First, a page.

“I would see people start relationships with others a lot older than themselves. At the time I didn't think a lot of it.

"At the time I was glad to be part of a group. I wasn't there for a very long time. I left after about two years. I couldn't put my finger on it but it wasn't where I wanted to be."

For the woman, what she witnessed to in those few years were never properly addressed or seen for what they were.

It's only after reflecting on what happened with a friend did she come to realise the severity of what happened in her youth.

“We would always make jokes about it - like it was a coping mechanism. But then we talked about it and thought about what it meant. And we realised what happened was really wrong."

Then, in late June, a post on social media was set up. It was a place for young people to speak up about their experiences growing up in Northampton - to talk about "what was really going on" with the statue in Abington Street.

The post exploded. Hundreds and hundreds of people across Northampton have shared how they have lived for years knowing they were also exploited as a teenager.

The post is now made up of hundreds of harrowing accounts, and has outlined a culture of exploitation, alleged sex offences and predatory manipulation. Victims have shared screenshots of the manipulative and threatening messages they received.

It led to Northamptonshire Police launching an investigation into the abuse centred around the Abington Street statue.

Since last Monday (June 29), dozens of calls have been made to a dedicated incident number set up for detectives to talk to suspected victims.

The woman told the Chron: “The adults involved in this may have changed, and good for them - but they still did bad things to children.

“That trauma stays with them. These young girls have carried it with them into their adult lives while these adults get to carry on with their lives and have children and their families don't know what they did."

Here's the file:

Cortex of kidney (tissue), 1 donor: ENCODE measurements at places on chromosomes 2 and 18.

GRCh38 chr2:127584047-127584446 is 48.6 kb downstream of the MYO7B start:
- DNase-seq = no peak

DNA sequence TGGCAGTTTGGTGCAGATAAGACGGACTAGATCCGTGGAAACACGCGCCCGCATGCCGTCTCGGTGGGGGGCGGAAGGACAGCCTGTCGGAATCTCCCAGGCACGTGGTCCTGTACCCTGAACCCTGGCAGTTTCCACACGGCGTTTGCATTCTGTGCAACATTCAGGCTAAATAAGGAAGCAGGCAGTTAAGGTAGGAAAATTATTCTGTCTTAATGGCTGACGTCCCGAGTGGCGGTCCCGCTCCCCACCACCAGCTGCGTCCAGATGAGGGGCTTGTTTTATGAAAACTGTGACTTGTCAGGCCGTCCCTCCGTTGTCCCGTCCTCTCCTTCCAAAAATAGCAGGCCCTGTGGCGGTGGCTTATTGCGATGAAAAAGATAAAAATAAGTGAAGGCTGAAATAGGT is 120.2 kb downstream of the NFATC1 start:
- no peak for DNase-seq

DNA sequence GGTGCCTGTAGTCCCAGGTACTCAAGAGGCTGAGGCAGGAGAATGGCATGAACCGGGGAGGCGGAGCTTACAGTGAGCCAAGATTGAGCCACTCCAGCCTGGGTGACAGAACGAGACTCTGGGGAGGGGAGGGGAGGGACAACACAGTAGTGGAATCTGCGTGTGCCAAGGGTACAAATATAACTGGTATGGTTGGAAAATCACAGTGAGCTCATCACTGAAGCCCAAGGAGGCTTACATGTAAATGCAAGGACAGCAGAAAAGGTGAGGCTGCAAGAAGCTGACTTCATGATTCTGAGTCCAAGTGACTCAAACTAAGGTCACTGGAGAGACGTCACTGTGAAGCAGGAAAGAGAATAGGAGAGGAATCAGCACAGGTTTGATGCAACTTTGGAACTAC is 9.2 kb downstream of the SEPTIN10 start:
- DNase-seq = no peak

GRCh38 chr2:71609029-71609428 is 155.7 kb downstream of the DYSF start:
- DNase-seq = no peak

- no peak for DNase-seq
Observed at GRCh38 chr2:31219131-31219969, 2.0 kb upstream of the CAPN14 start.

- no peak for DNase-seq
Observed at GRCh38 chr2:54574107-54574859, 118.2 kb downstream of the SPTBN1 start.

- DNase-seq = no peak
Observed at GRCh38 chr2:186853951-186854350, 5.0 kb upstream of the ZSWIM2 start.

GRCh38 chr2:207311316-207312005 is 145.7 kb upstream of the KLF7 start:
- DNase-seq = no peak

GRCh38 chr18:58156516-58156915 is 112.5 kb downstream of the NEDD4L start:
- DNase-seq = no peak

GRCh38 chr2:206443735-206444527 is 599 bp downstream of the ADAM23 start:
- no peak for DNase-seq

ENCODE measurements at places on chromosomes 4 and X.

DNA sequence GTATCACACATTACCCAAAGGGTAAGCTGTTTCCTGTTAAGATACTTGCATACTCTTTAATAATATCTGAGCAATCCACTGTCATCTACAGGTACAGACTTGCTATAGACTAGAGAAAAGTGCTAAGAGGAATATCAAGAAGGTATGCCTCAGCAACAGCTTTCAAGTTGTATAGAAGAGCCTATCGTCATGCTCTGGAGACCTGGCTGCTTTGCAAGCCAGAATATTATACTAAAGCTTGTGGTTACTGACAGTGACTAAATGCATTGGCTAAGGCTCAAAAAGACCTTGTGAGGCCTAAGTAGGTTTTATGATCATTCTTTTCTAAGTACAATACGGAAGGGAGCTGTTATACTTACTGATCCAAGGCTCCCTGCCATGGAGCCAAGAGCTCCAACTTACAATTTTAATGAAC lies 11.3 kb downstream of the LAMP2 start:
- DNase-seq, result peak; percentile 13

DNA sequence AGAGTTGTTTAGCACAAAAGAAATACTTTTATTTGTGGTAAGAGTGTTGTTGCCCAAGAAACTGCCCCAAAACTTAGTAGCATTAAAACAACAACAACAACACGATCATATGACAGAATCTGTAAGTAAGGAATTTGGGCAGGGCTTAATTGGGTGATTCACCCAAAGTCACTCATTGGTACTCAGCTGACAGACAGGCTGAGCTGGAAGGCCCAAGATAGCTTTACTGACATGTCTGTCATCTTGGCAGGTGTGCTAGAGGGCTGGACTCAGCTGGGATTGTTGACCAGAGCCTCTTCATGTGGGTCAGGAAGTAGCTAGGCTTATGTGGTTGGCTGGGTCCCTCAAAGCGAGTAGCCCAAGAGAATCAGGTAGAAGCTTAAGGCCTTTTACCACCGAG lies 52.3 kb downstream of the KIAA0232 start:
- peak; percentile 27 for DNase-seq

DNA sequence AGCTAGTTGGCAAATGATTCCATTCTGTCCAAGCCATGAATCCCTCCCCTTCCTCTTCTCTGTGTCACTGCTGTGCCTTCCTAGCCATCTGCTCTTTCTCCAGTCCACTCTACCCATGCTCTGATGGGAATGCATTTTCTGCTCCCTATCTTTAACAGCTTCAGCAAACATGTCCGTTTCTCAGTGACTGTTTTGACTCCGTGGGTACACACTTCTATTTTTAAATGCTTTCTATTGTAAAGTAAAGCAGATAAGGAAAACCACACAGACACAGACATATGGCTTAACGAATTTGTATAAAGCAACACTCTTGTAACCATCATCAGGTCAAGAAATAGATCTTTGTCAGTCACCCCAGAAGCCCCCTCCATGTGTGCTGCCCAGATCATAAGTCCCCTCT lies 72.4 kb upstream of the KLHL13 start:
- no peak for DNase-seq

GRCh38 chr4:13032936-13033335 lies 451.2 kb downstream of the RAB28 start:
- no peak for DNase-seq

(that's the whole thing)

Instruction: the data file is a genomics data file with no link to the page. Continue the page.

Now, they are bravely speaking out about what happened, and comforting not just each other but countless others who have reached out to them to share their trauma.

The Abington Street Cobblers Statue stopped being a hangout years ago.

But it's possible no-one realised the full extent of what was happening around the Northampton statue and the teenagers who wanted to make friends there.

“In a way everyone there was vulnerable in their own sort of way," the woman told the Chron. "Whether it was mental health issues or a bad home life or a bad school life.

"And I'm sure this is still happening to so many people. People need to know - if you are a child, a 20-year-old is not your friend.

“We were taught stranger danger at school but we're not taught about the people you know - the people we've formed relationships with."

Now, the Northampton woman is encouraging anyone who is struggling with experiences of sexual exploitation to share what happened to them with the police.

Anyone who has been a victim of sexual abuse is encouraged to contact police on 101, and if it relates to this case, please quote incident number 542 of 27/06/20